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Br J Clin Pharmacol. 2002 Oct;54(4):415-22.

Pharmacokinetics and effects of propofol 6% for short-term sedation in paediatric patients following cardiac surgery.

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Department of Clinical Pharmacy, St Antonius Hospital, PO Box 2500, 3430 EM Nieuwegein, The Netherlands.



This paper describes the pharmacokinetics and effects of propofol in short-term sedated paediatric patients.


Six mechanically ventilated children aged 1-5 years received a 6 h continuous infusion of propofol 6% at the rate of 2 or 3 mg kg-1 h-1 for sedation following cardiac surgery. A total of seven arterial blood samples was collected at various time points during and after the infusion in each patient. Pharmacokinetic modelling was performed using NONMEM. Effects were assessed on the basis of the Ramsay sedation score as well as a subjective sedation scale.


The data were best described by a two-compartment pharmacokinetic model. In the model, body weight was a significant covariate for clearance. Pharmacokinetic parameters in the weight-proportional model were clearance (CL) = 35 ml kg-1 min-1, volume of central compartment (V1) = 12 l, intercompartmental clearance (Q) = 0.35 l min-1 and volume of peripheral compartment (V2) = 24 l. The interindividual variabilities for these parameters were 8%, < 1%, 11% and 35%, respectively. Compared with the population pharmacokinetics in adults following cardiac surgery and when normalized for body weight, statistically significant differences were observed the parameters CL and V1 (35 vs 29 ml kg-1 min-1 and 0.78 vs 0.26 l kg-1P < 0.05), whereas the values for Q and V2 were similar (23 vs 18 ml kg-1 min-1 and 1.6 vs 1.8 l kg-1, P > 0.05). In children, the percentage of adequately sedated patients was similar compared with adults (50% vs 67%) despite considerably higher propofol concentrations (1.3 +/- 0.10 vs 0.51 +/- 0.035 mg l-1, mean +/- s.e. mean), suggesting a lower pharmacodynamic sensitivity to propofol in children.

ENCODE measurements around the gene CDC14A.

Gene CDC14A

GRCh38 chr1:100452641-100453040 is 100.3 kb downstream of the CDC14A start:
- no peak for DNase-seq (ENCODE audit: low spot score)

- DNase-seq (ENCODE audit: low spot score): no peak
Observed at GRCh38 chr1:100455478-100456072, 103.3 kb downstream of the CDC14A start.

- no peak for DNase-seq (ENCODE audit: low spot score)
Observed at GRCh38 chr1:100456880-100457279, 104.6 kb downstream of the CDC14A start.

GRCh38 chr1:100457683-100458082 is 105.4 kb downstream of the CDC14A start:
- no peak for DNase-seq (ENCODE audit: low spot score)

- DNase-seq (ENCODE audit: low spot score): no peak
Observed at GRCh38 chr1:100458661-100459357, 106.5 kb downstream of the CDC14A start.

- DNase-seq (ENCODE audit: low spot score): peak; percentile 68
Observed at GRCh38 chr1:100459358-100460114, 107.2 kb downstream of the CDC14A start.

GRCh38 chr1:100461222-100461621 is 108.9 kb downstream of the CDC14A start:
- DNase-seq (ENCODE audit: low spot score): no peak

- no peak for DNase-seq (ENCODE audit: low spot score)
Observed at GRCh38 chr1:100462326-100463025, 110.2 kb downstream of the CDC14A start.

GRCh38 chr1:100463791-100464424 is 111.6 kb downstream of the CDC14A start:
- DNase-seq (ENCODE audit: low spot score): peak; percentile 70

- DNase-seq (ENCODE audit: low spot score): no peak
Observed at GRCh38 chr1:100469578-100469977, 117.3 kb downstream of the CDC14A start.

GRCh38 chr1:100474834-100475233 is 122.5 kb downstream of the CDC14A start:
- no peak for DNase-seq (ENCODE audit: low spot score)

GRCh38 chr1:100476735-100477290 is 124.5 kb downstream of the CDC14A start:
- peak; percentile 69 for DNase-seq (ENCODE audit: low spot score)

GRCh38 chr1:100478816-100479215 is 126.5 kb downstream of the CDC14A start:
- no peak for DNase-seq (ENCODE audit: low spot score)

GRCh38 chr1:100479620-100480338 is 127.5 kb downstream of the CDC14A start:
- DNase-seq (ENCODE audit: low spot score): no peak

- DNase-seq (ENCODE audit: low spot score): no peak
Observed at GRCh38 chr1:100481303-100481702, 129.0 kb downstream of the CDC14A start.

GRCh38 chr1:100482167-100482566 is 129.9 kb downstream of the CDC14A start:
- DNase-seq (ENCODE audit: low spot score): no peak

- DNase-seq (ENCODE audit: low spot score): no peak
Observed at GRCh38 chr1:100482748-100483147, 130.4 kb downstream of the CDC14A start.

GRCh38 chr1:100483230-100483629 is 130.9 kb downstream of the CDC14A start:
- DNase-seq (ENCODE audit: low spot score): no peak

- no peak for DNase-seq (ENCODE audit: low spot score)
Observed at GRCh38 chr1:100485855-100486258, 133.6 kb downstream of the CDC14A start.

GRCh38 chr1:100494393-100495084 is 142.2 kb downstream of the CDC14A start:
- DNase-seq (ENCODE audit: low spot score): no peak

In children aged 1-5 years, a pharmacokinetic model for propofol was described using sparse data. In contrast to adults, body weight was a significant covariate for clearance in children. The model may serve as a useful basis to study the role of covariates in the pharmacokinetics and pharmacodynamics of propofol in paediatric patients of different ages.

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